The Student News Site of Tarrant County College

The Collegian

The Student News Site of Tarrant County College

The Collegian

The Student News Site of Tarrant County College

The Collegian

Family therapist transforms emotions with color on NE Campus

By Jim Birmingham/reporter

NE students were introduced April 25 to a new form of therapy used to rapidly alleviate emotional distress and physical pain.

Professional counselor and family therapist Steven Vazquez spoke about and demonstrated his Emotional Transformation Therapy technique.

“The transformation in ETT refers to the unusual degree of change that occurs when ETT is used,” he said.

When using colors to stimulate certain parts of the brain, the individual experiences a rapid decrease in distress and anxiety, Vazquez said.

he differentiated this form of therapy from others that one might associate with ETT, like light or color therapy.

ETT can help mitigate or remove the client’s issues by developing rapport between the client and therapist, allowing the therapist to guide the client in helping to contain the emotions, in addition to brain stimulation with light.

This technique works because cells in a person’s eyes that receive light, called photoreceptors, convert what one sees into neural impulses, Vazquez said.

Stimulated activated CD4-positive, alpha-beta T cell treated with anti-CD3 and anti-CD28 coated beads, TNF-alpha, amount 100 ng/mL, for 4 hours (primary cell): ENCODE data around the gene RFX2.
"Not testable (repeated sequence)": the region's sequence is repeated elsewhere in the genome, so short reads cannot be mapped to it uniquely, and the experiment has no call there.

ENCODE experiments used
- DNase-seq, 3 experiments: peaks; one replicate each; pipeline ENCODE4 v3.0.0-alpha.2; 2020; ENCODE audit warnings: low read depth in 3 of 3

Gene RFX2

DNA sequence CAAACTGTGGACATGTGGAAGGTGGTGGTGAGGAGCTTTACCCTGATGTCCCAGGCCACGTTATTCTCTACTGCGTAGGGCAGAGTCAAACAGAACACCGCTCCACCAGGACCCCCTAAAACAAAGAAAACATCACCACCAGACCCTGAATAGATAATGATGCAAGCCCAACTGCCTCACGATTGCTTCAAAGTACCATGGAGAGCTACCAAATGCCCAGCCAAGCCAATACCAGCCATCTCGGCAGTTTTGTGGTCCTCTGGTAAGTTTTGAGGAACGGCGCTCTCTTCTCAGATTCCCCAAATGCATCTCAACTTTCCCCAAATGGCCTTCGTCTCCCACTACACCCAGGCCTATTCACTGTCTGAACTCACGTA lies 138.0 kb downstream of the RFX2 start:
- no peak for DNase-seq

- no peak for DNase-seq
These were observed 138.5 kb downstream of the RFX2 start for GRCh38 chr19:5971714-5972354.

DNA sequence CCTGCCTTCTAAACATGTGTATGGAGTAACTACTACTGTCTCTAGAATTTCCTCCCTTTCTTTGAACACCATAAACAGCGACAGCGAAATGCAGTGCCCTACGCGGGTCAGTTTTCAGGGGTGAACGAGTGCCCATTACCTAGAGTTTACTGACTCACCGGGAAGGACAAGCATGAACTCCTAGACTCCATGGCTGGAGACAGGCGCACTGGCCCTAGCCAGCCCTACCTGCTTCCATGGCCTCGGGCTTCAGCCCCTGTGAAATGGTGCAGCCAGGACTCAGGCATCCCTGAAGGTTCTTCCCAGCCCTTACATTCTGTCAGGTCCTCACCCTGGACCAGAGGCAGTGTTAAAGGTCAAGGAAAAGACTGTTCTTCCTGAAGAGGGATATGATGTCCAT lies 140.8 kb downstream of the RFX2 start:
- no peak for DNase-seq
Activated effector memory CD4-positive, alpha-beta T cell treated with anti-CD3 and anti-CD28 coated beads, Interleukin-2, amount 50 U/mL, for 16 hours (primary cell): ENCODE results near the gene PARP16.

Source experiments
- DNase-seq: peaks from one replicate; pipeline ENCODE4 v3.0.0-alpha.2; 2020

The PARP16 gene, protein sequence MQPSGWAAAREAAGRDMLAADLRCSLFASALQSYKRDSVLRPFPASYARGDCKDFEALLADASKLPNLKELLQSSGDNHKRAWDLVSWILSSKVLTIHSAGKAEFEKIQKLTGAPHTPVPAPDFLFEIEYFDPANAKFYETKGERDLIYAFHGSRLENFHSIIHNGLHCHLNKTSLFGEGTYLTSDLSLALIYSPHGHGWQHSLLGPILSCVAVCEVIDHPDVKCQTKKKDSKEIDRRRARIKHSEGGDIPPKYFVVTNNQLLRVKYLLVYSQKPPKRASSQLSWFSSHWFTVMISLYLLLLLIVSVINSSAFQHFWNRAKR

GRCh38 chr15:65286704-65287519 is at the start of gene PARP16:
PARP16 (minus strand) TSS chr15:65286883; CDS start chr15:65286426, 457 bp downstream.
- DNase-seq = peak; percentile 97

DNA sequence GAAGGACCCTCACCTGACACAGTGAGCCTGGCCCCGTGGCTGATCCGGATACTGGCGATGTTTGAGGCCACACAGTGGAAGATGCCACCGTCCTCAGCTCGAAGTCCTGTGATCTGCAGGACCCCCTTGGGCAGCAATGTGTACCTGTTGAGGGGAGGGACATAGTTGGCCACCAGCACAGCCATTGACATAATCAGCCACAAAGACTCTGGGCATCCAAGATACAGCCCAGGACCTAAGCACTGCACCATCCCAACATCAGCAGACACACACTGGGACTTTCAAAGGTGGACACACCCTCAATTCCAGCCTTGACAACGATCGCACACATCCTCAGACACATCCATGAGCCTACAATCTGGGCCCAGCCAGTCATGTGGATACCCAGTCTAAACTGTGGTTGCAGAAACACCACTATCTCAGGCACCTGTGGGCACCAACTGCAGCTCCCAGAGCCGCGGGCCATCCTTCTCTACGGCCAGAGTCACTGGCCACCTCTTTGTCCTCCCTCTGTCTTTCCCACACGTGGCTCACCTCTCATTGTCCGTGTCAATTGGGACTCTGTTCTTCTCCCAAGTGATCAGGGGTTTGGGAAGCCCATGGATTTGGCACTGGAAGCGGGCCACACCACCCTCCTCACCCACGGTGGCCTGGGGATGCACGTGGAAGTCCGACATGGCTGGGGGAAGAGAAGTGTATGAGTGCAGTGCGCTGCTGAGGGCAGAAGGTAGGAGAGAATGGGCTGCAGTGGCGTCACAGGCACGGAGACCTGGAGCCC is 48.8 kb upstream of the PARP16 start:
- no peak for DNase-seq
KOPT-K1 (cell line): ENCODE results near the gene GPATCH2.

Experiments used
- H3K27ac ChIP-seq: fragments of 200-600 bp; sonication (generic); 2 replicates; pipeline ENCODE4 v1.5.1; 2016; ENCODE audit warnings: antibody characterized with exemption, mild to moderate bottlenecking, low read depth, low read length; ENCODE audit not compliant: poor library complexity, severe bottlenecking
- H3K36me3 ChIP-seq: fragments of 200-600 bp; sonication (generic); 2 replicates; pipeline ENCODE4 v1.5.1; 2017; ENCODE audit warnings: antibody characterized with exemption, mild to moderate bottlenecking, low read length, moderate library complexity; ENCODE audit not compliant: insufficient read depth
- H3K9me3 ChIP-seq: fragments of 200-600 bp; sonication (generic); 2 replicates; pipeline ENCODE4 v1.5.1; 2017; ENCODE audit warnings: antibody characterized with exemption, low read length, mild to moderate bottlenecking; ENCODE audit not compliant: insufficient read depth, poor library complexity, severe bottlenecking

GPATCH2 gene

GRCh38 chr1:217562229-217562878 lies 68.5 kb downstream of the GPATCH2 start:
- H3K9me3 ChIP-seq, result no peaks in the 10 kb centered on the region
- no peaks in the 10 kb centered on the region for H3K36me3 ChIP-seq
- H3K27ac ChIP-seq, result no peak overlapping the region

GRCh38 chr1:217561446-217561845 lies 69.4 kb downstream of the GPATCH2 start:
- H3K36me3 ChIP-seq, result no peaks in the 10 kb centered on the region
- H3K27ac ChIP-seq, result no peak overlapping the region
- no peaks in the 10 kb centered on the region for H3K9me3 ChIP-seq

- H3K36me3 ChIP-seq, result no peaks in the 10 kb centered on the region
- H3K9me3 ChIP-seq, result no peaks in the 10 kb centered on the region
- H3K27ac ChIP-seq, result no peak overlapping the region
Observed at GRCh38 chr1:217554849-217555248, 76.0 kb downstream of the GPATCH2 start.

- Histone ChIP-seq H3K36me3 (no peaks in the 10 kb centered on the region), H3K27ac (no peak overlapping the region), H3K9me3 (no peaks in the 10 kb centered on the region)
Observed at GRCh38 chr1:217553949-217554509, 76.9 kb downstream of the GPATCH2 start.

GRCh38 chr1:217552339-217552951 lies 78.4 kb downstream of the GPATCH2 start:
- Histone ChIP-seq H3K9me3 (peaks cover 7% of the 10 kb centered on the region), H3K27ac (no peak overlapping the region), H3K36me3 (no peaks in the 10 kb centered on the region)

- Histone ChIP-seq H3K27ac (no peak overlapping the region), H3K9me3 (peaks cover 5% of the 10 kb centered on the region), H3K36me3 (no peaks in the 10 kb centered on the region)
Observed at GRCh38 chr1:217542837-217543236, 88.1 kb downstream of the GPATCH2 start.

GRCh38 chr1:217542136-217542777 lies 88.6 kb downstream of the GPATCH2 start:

The impulses then travel throughout the brain and nervous system.

“If this process is guided well, the exact emotions, memories or thoughts responsible for a particular distress can be brought to complete relief in seconds,” he said. “There’s a speed that’s uncanny here with this work.”

All cells have integral membrane proteins, Vazquez said.

“One class of these IMPs converts vibration such as light into biochemical signals. If a particular wavelength of light matches the targeted emotional or physical state, the experience of resonance is thought to occur,” he said. ”In the case of light resonating with emotion, the result is often a very rapid change in biochemistry.”

Vazquez talked about helping a drug addict entirely remove his cravings.

“In about three minutes, the craving was completely eliminated,” he said. “In three weeks, it was still gone. I saw him eight months later, and the craving was still gone.”

Not everyone quickly benefits, however, Vazquez said. Sometimes it can take multiple sessions before the issues are abated.

Because the ETT form of therapy doesn’t involve prescription drugs, Vazquez said it has the benefit of lacking serious side effects that prescription medication has.

Vazquez demonstrated ETT’s efficacy firsthand to students.

Calling on volunteers, Vazquez helped relieve a student’s worries about money issues and another student’s issues with chronic pain and worries about things at home, as well as helping other audience members.

Vazquez used two techniques on these students: multidimensional eye movement (which involved the use of colored sticks) and spectral resonance technique. he visibly brought about fast changes in the audience members’ levels of anxiety.

Vazquez said the technique doesn’t benefit from the placebo effect.

“We’re going against the placebo effect for it [ETT] to work,” he said. “No one here probably even heard of this before I came here. People don’t expect this to work.”

ETT is used to treat a variety of conditions, like anxiety, phobias, depression, attention deficit hyperactivity disorder, obsessive compulsive disorder and addictions, Vazquez said.

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